Jett was found on the bathroom floor of the family's posh condo at the Grand Bahama Resort on Friday. Authorities believe he died of a head injury after suffering a seizure and falling....It is very difficult to dose your child on a drug that has warnings of serious side-effects, but you have to be rational about weighing the likelihood of the side-effect and the benefit of the drug. It's too late to say that to the Travoltas, but maybe some other parents who are drug-phobic will come to their senses. But the drug had "apparently lost its effectiveness." I'm not sure what that means. Did they not want to increase the dosage to keep up with the child's increasing weight? Was there really no effective drug for his condition?
"Each seizure was like a death," McDermott told celebrity Web site TMZ.com. Jett lost consciousness and went into convulsions about four days a week when he was unmedicated, he said.
Jett took Depakote, an anti-seizure and mood-stabilizing medication, for several years until it apparently lost its effectiveness. The Travoltas had also become concerned about the drug's possible side effects, which include liver damage, McDermott said, and took him off Depakote some time ago.
I feel sorry that the Travoltas must now put up with everyone — including, now, me — analyzing the extent of their responsibility for their son's demise. They are suffering unimaginable pain. And yet, I think it is still important to talk about the decisions parents make for children. Perhaps many children who need seizure medication will receive it as the result of Jett's death.
Then there is the issue of autism... and Scientology:
There has long been speculation that Jett suffered from autism, but the Travoltas have maintained his health problems were a result of Kawasaki disease, a rare inflammatory ailment affecting the blood vessels that most often occurs in early childhood.But Scientology doesn't forbid anti-seizure medication, does it? I must say I don't even know the details about what Scientologists think about treating autism. It's one thing to tell people with mundane emotional problems that they should turn to religion instead of psychiatry. That might be pretty good advice, common to many religions. But it's quite another thing to tell people to avoid medical treatment for specific conditions of the brain.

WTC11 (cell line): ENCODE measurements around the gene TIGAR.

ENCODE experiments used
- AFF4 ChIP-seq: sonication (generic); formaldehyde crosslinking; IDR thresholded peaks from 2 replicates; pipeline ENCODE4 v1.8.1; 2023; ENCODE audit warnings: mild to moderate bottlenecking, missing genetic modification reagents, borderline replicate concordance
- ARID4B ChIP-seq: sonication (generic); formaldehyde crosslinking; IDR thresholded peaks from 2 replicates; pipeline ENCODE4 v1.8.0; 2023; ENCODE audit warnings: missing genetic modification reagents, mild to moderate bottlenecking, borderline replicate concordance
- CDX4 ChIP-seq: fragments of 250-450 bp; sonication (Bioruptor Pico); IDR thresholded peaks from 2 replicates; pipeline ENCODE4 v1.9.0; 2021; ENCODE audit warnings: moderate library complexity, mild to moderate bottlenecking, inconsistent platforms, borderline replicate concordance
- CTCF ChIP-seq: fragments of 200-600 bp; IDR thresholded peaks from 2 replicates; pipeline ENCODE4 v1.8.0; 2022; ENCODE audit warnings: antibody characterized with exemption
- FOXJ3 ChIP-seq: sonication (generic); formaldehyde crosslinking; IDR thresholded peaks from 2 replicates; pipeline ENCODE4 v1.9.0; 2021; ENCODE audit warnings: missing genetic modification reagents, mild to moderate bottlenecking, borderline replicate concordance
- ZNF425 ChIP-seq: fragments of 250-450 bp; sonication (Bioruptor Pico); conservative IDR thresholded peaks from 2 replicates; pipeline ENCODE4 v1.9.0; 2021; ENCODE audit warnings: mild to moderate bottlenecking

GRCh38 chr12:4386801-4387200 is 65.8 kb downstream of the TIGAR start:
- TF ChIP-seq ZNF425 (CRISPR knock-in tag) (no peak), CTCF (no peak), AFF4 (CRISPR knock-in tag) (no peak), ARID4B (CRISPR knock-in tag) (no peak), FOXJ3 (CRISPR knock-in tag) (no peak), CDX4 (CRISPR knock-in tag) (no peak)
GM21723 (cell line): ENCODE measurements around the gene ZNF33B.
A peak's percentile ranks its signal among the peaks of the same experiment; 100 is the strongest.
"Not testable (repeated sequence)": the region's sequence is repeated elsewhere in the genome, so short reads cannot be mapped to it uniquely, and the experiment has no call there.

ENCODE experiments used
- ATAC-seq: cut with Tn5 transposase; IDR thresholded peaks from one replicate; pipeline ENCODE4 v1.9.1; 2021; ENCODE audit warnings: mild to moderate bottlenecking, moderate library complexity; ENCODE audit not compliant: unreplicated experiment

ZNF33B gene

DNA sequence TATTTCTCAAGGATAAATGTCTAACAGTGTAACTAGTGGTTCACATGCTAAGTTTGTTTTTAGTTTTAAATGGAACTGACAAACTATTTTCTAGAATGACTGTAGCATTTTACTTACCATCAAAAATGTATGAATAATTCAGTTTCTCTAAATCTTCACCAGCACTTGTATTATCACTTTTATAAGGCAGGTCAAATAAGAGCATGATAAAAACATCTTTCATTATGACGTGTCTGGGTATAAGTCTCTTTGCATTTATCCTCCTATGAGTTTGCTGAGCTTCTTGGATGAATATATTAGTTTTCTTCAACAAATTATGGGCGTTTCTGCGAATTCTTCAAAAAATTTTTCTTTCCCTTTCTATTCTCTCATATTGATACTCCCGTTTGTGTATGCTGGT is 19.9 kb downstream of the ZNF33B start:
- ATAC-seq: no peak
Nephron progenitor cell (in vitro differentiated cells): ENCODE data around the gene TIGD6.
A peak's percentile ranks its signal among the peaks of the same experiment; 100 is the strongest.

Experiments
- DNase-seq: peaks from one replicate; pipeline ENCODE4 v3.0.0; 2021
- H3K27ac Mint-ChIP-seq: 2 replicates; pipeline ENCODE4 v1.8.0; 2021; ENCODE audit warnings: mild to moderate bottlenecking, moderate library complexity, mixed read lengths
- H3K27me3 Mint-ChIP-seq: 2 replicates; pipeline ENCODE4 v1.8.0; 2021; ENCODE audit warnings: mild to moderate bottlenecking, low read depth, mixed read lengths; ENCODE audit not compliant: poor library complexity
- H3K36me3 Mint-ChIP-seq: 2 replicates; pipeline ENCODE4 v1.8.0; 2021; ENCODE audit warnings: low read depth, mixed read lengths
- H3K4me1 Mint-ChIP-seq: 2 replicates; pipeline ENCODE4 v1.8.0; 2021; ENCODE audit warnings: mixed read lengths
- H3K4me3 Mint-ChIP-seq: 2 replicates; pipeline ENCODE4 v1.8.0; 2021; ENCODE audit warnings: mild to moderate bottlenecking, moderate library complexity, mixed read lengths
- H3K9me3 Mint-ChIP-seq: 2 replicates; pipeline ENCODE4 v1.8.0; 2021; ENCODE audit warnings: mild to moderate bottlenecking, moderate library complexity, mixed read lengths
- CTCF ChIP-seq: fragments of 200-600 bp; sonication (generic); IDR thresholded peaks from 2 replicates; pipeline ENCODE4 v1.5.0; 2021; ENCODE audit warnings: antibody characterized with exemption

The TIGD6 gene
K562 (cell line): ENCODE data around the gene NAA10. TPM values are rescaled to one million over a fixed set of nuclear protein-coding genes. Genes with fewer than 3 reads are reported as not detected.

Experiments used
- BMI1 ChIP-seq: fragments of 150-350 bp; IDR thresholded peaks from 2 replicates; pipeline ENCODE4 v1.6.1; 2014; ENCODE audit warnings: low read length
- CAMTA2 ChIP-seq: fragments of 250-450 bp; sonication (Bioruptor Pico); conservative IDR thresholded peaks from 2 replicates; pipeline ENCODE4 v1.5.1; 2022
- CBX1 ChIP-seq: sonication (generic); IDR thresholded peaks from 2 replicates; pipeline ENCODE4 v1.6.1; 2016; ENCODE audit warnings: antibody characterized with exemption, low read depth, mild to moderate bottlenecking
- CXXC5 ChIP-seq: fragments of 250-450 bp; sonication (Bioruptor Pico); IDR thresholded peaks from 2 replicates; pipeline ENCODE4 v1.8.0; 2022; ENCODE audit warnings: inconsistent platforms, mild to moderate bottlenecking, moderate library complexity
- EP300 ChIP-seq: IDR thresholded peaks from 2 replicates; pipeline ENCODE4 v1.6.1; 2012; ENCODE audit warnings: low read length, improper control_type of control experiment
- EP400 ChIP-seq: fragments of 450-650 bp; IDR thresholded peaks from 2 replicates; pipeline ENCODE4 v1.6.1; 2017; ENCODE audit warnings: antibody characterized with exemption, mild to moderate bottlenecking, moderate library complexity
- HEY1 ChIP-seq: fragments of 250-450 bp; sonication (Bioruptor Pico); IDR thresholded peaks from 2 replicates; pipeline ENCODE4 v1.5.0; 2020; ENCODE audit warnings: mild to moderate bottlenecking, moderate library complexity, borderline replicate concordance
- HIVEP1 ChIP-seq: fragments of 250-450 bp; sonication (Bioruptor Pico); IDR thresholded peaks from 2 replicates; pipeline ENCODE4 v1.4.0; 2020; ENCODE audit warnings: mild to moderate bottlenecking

Advocates for autistic kids, including other Hollywood stars, have accused Travolta, a Scientologist, of denying his son's condition because it would have required Jett to see a psychiatrist, which his religion forbids.
I don't like to see a rush to blame religion over Jett's death. Parents can be afraid of drugs or in denial about autism without religion playing any part. Did the Travoltas ever talk about religion in connection with their treatment of their son? I don't know. From what I've seen, it looks like an excessive fear of drug side effects. Those side effects aren't the result of religious ideation. They are real, but they were, it seems, given excessive weight.